The ultimate case study in the importance of a strong national identity in the midst of a plural society is of course the USA. American children, of whatever colour or background, are heavily indoctrinated with the American story/myth from an early age. Regardless of the turbulence over the significance of the First Amendment the US is going through right now, the firm secular foundings of the American state and the ideology of a 'manifest destiny' and American exceptionalism that underpins it will enable the country to continue to embrace cultural difference in the pursuit of wealth and the good things in life for generations to come. You have to see that a corollary of a strong national identity is a strong state.

I cannot speak for what happens in Catalonia, however, it may surprise you to know that whenever a poll on Independence has been conducted in Scotland, the overwhelming majority vote to stay in the Union. You may ponder on why that is.

All of which is to say, pointing to country after country on the basis of whether there is a correlation between strength of national identity and development is a false move. My argument is not that there is in every case that correlation.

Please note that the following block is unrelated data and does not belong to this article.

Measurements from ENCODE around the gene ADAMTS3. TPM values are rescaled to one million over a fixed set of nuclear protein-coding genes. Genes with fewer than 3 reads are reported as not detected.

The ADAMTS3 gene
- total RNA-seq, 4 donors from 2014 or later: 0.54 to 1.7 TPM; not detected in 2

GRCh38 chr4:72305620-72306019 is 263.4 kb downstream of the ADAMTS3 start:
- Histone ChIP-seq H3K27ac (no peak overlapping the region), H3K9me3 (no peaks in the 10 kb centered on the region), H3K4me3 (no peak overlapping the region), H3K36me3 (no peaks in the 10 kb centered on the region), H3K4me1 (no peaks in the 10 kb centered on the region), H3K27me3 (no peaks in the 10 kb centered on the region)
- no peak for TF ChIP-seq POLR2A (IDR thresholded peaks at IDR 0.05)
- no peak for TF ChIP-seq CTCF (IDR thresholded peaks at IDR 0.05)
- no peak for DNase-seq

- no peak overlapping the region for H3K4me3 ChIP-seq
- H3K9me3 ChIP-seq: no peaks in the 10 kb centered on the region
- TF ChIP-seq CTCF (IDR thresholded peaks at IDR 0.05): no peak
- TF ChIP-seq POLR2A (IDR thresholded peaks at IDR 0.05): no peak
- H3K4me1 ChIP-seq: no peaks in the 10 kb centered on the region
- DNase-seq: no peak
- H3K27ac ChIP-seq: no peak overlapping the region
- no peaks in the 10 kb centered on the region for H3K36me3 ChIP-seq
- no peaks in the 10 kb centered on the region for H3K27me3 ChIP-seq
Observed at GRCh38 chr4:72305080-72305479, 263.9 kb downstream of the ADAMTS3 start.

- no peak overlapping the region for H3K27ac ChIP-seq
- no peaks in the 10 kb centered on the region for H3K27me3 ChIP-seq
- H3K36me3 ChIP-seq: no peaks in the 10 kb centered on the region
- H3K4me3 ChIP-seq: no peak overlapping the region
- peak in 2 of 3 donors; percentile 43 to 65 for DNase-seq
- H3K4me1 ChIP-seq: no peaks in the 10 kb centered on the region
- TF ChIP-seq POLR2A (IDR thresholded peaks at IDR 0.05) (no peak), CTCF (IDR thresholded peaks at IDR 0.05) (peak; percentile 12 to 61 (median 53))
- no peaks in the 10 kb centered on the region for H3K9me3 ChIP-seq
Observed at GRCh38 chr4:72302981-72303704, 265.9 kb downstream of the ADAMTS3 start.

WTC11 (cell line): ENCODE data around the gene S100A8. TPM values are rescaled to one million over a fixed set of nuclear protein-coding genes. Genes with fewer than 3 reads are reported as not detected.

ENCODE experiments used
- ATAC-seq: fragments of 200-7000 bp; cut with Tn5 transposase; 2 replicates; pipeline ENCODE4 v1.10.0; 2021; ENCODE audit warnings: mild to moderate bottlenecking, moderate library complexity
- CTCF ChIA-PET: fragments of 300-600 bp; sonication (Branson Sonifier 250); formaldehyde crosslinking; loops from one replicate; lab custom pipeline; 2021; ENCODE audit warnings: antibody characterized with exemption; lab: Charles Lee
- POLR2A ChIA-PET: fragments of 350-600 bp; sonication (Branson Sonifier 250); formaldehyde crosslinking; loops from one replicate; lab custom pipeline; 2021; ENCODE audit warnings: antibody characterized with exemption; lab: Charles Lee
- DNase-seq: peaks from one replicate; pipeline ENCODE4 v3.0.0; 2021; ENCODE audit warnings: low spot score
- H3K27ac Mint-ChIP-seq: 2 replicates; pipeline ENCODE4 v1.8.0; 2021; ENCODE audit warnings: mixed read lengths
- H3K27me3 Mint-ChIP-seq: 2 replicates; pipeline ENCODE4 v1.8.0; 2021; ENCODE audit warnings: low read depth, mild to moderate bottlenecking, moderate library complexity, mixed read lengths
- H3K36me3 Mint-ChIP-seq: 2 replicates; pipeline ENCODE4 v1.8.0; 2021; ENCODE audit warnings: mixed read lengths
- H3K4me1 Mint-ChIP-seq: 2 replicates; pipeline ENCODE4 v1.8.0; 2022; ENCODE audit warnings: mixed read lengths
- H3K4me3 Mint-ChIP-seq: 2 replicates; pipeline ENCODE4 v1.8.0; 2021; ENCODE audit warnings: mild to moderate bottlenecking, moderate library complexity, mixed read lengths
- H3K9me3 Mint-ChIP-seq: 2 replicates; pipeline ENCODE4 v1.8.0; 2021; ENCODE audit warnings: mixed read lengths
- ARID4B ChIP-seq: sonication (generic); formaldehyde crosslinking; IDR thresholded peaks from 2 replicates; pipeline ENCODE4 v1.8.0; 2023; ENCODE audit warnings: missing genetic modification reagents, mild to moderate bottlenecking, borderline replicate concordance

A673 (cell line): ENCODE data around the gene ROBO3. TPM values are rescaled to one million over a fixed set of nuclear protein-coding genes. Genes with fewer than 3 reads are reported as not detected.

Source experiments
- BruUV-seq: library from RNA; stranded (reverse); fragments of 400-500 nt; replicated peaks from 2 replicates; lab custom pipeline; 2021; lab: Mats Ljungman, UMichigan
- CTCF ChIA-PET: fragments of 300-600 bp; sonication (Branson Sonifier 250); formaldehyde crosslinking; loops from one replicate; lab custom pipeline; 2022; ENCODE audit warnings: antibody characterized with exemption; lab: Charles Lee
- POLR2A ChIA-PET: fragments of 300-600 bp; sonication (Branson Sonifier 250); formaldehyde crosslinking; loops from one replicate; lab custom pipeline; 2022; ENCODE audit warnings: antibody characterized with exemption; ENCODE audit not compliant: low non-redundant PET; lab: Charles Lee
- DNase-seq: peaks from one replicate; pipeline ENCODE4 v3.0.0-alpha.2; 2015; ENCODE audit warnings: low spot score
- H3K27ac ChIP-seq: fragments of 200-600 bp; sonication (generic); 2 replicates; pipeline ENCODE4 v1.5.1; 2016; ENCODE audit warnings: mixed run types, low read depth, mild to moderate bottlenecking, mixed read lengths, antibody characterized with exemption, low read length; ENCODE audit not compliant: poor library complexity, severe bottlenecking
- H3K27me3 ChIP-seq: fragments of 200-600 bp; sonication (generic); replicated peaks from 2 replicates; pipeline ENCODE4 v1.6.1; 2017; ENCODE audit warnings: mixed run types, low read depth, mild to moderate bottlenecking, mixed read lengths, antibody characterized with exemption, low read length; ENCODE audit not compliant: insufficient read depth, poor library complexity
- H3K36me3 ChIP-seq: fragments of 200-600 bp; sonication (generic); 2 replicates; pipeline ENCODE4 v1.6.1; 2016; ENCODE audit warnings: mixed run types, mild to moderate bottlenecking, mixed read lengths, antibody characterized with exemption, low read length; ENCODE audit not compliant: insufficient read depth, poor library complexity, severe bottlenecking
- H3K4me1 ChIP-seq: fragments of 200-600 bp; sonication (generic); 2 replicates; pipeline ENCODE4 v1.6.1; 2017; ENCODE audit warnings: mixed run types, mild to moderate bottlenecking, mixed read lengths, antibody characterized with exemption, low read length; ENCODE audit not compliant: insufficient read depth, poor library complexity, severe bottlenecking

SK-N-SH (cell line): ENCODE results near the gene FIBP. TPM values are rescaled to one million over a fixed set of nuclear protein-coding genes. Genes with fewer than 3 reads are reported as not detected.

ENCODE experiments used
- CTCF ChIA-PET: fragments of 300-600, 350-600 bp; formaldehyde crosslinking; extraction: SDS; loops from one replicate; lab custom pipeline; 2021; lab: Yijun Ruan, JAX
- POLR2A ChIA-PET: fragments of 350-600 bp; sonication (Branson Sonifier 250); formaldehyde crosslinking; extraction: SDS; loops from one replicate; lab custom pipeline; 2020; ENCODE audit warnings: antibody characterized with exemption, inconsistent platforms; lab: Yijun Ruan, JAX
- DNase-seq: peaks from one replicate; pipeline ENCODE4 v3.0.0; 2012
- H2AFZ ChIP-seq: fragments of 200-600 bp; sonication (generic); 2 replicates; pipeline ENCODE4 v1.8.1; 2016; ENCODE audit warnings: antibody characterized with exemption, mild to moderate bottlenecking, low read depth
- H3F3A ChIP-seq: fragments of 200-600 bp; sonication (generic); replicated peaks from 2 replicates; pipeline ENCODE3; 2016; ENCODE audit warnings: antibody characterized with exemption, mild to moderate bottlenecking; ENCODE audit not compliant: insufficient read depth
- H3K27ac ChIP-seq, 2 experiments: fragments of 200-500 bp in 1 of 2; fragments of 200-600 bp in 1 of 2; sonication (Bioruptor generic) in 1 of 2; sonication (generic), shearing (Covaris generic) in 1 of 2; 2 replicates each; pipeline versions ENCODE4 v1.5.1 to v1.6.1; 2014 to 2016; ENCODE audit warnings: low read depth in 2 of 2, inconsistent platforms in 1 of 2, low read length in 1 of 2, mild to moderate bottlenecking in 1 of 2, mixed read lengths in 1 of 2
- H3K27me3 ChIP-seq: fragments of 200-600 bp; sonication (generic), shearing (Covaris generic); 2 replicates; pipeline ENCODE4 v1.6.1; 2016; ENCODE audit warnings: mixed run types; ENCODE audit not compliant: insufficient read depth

The main complicating factor is colonialism. Where colonial policy allowed for a unitary founding figure, corruption post-Independence was kept to an acceptable minimum. Where it wasn't, it hasn't. This is what makes the Ghana vs Nigeria comparison significant, whereas comparisons with other places involve too many other factors for them to be significant.

I am glad I have managed to tease out a counter-argument from you: that old chestnut of economic determinism. The original article I linked to pointed to the cultural factor of Confucianism at work in the Far East. I allied the issue of national identity to this. Many leading economists around the world now accept that non-economic factors play a central role in determining how well a nation's economy does. Some point to 'trust', others to cultural factors, some to geographic/historical factors and still others point to religion.

I agree with you that national identity may well strengthen if the economy was felt to be growing for all in Nigeria. Note however that the reverse has also been true in history: German nationalism in the 1930s rose on the back of a devastated economy after the First World War.

However, the question to you is, what to do in the absence of non-oil economic growth - ie the kind of economic growth that ordinary non-elite Nigerians can feel?

Given that the resource curse has stopped non-oil growth in its tracks in Nigeria, your proposal - let economic growth come first - starts to seem like a chimera. What do you do if you can't even get non-oil growth off the ground, no matter how much the Finance Minister and the Governor of the Central Bank talk it up?

Jeremy 3:06 pm  

1. Controversial Anon. I believe you have been drinking again - why else would you post the same comment six times? Forgive me if I only publish one version of this. Perhaps you think by saying the same thing over and over it will appear more convincing?